project . 2021 - 2023 . On going


Computer-assisted Analysis and Applications of Moving Interfaces in Incompressible Flows
Open Access mandate for Publications and Research data
European Commission
Funder: European CommissionProject code: 101031111 Call for proposal: H2020-MSCA-IF-2020
Funded under: H2020 | MSCA-IF-EF-RI Overall Budget: 160,932 EURFunder Contribution: 160,932 EUR
Status: On going
01 Sep 2021 (Started) 31 Aug 2023 (Ending)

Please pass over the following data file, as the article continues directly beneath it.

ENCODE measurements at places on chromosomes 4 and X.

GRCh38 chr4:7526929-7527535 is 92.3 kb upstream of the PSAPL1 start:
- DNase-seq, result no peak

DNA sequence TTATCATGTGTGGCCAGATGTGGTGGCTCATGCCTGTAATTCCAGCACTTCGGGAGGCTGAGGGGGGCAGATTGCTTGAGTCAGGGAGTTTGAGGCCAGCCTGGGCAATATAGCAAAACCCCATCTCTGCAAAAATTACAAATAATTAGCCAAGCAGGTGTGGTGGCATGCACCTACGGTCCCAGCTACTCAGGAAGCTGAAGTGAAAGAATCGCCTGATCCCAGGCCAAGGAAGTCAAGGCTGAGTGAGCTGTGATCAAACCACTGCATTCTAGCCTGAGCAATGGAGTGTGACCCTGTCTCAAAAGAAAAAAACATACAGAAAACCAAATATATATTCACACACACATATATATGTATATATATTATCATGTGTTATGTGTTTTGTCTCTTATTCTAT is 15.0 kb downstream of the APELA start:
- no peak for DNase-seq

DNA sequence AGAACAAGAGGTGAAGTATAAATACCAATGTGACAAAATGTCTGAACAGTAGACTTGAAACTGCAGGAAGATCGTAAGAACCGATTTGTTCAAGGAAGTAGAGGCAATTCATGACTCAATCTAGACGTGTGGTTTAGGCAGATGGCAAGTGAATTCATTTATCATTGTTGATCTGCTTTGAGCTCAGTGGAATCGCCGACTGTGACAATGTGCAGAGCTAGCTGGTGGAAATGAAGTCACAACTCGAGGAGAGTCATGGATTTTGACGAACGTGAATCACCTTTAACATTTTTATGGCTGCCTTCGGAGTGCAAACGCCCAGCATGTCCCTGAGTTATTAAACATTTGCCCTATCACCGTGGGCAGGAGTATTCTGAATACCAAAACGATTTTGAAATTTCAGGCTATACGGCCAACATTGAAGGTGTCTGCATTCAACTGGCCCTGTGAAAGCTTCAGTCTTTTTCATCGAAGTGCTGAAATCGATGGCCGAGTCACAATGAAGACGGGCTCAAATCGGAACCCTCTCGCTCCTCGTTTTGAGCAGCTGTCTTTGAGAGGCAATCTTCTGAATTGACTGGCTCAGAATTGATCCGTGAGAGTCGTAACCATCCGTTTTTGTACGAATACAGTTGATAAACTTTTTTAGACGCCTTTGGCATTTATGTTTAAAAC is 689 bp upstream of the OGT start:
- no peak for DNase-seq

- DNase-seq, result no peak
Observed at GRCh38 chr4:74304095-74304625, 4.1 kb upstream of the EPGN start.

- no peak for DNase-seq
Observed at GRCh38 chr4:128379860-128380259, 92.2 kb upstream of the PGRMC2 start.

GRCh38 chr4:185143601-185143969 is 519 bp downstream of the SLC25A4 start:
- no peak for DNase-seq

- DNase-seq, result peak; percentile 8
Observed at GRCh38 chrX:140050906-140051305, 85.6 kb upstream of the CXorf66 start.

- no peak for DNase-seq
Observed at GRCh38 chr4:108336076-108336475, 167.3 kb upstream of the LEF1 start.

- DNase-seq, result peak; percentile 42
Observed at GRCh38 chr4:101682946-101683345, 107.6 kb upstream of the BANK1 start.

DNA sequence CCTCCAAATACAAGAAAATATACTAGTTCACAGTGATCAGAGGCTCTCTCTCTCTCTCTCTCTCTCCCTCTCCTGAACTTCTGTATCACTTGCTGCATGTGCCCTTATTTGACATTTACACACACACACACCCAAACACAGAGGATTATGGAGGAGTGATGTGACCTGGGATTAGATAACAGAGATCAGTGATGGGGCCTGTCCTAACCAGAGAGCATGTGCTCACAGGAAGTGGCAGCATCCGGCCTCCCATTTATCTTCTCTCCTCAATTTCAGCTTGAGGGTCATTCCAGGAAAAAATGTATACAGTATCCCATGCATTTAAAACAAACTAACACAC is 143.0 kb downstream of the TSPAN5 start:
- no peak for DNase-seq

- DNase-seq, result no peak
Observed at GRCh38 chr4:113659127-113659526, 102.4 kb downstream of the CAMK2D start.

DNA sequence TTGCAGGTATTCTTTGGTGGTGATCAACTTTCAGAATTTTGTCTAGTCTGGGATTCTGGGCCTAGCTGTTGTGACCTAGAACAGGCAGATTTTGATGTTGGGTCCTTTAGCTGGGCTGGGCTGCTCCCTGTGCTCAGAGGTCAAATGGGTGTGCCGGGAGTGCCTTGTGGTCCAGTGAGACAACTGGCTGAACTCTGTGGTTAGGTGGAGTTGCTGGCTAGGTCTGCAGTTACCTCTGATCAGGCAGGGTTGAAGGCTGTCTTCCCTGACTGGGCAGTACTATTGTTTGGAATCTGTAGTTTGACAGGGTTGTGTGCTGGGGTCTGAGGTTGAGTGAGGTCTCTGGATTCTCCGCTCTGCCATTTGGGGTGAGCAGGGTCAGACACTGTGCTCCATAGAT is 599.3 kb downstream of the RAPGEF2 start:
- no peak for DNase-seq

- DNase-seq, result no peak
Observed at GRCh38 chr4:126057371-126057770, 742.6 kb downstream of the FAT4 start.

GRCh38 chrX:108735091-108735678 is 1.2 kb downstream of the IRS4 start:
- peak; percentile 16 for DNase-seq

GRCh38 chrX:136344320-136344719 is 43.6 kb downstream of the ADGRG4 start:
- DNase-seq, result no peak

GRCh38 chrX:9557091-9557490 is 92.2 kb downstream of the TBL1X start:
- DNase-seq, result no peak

The CAMINFLOW project aims to further explore the question of global regularity versus finite-time singularity formation in mathematical fluid mechanics. It proposes three horizons: 1) Modulated self-similar finite-time singularities in degenerate parabolic equations, 2) Fluid-interface finite-time singularities, 3) Rigorous analysis of fluid-structure moving interfaces. Module 1 is organized in two Work Packages: 1.1) Finite-time self-similar pinchoff for the axisymmetric surface diffusion equation (local, 1d), 1.2) Self-similar finite-time singularity in incompressible porous medium (nonlocal, 2d). Module 2 focuses on the blowup of the curvature of the Muskat problem (also known as Hele-Shaw). Module 3 contains two Work Packages: 3.1) Local and global well-posedness theory for the inextensible membrane problem. 3.2) Rigorous proof of the tumbling/tank-treading transition for inextensible membranes in a shear flow. A central and unifying method in this action is Computer-Assisted Proofs (CAP). Due to the highly demanding technical level of the analysis involved, new interval arithmetic libraries for singular integrals will be developed in Arb. Moreover, new modules in the framework Dedalus will be developed as well to perform accurate numerical simulations (that will help deciding whether a singularity is forming or not). These techniques will be applied complementing the methods from contour dynamics, harmonic analysis, and energy methods, needed to obtain results in the mathematical analysis of fluid interface problems. The CAMINFLOW project will be carried out by the experienced researcher, who worked during his PhD thesis on the global regularity question for incompressible fluid interfaces coming from nonlinear, nonlocal parabolic partial differential equations, and then as a postdoc moved on to fluid-structure elastic interfaces. The ER will collaborate with a Supervisor who is a prominent expert in CAP and their application to the fluid mechanics.

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